Thursday, January 11, 2007

Dodd Laces up the Gloves for a Title Shot

More interesting to me than Sen. Chris Dodd's commonplace senatorial delusion that he could be elected President, is the trajectory his family's considerable political career traces of the distintegration of the Democratic Party from the default national ruling party of the 1960's to its role today of dyspeptic national scold, pushed into a reactive posture which offers only opposition rather than positive vision or constructive engagement with its opposition.

Sen. Chris Dodd's father, as is increasingly the case for today's ruling elite in both parties, also served two terms as Senator. Sen. Thomas Dodd, though, was a former FBI agent and prosecutor at Nuremberg who worked his way up through the Democratic machinery of post-war Connecticut. A firm Catholic and staunch anti-Communist, he was a prominent member of the Senate Internal Security subcommittee during the height of the Cold War. Problems with alcohol and campaign finance improprieties ferreted out by Jack Anderson in one of the many CIA-related stories that made Mr. Anderson's career, seriously damaged Sen. Thomas Dodd's political fortunes, and he lost re-election in 1970 as an independent after losing his own party's primary.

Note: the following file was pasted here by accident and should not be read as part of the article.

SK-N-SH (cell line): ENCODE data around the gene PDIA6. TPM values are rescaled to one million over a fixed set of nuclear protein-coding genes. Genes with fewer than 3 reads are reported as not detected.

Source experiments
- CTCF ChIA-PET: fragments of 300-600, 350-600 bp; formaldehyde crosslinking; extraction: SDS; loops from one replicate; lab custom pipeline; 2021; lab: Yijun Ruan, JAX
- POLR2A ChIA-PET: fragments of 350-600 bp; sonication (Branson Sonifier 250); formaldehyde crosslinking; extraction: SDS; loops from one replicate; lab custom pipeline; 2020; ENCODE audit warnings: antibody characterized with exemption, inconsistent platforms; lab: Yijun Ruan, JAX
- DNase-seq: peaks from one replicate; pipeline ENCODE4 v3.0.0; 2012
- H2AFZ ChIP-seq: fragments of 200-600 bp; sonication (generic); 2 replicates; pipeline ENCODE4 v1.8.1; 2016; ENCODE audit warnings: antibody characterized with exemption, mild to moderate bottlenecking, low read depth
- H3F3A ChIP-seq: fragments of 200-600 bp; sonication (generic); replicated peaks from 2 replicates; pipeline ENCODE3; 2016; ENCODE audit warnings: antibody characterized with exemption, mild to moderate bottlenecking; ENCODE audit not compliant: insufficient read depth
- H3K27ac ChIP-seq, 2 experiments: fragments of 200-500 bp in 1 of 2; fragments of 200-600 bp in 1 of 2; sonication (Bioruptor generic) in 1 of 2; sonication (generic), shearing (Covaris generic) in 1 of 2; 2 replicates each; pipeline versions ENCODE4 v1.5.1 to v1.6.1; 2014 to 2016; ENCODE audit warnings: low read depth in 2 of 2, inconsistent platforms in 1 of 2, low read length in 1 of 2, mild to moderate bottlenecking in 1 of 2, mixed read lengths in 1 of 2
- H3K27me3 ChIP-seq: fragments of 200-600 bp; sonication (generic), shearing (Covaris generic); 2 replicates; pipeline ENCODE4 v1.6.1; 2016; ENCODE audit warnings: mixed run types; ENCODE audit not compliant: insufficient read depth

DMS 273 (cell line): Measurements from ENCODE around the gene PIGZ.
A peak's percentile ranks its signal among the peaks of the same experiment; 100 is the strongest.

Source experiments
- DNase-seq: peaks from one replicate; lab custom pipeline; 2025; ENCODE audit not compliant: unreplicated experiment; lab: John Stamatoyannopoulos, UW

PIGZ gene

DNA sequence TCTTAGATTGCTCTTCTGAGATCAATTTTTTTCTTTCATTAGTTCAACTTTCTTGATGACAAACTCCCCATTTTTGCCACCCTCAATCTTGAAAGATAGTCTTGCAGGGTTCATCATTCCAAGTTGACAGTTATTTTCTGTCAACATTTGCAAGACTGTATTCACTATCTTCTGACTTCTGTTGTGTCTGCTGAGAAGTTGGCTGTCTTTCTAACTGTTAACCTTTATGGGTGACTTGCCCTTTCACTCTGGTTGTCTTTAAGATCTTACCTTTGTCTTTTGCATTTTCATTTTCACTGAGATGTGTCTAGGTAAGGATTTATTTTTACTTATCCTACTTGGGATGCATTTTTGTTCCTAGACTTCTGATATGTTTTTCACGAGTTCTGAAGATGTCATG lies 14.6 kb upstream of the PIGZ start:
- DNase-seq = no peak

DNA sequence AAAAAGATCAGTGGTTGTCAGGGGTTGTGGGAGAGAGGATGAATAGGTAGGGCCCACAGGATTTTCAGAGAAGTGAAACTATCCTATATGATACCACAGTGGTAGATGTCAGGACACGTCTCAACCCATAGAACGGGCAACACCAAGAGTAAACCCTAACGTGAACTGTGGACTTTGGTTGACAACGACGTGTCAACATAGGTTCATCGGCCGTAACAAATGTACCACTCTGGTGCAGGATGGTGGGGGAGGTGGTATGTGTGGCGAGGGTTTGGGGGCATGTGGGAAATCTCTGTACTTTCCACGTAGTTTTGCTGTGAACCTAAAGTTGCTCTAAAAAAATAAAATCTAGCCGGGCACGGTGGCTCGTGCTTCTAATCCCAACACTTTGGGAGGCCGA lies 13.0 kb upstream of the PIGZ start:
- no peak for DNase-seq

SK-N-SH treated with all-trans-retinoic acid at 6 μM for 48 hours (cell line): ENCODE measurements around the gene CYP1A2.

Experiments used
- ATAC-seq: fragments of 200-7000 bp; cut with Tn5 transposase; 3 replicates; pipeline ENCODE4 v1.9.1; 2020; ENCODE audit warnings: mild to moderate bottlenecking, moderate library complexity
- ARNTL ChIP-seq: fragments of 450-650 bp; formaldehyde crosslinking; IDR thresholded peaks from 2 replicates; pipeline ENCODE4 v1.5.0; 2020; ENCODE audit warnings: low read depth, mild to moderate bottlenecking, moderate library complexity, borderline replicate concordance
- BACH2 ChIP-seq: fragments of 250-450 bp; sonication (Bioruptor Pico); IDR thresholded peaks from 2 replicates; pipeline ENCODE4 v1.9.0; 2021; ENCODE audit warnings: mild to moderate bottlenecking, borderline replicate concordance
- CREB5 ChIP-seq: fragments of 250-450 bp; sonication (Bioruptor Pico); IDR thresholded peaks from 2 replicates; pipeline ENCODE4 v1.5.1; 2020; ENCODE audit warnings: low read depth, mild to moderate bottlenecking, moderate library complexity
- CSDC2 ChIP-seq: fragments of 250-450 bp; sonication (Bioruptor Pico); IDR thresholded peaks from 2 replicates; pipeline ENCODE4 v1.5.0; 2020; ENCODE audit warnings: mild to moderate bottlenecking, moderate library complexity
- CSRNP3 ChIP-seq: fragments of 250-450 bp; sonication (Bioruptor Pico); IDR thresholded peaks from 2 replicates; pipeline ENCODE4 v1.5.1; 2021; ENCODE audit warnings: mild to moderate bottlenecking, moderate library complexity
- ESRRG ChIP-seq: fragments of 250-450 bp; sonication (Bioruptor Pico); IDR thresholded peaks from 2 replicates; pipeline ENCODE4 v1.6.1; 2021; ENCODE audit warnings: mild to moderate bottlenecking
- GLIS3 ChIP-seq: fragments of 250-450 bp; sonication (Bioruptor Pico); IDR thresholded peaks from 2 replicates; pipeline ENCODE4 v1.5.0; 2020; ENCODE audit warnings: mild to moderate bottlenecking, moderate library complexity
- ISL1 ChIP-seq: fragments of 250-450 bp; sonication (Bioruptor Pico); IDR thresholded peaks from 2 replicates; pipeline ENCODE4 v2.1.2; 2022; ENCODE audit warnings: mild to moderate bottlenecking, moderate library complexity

Sen. Chris Dodd, while maintaining pious support of his father's reputation, has come to embody the hard shift that occurred within the Democratic Party in the late 1960's and early 1970's. In stark contrast to his father's support for covert activities around the globe, Sen. Chris Dodd has throughout his career been one of the foremost opponents of CIA involvement in such matters as Nicaragua and Cuba. On matters of concern to Catholics, as well, he has been more reliably Leftist than Catholic, as his support for the partial-birth abortion veto override and support of federal funding for embryonic stem cell research unfortunately demonstrate.

The transformation of the Dodd political appeal from a blue collar ethnic base oriented around patriotism and family into an engine of suspicion of American power and preference for social transformation and engineering rather than traditional norms mirrors the transformation of the Democratic Party at large, and, after the collapse of the Progressive movement in the squalour and social disintegration of the 1970's, goes far to explain why Democrats today much prefer to explain why they oppose Republican policies rather than proposing their own hidebound retreads from the Summer of Love.

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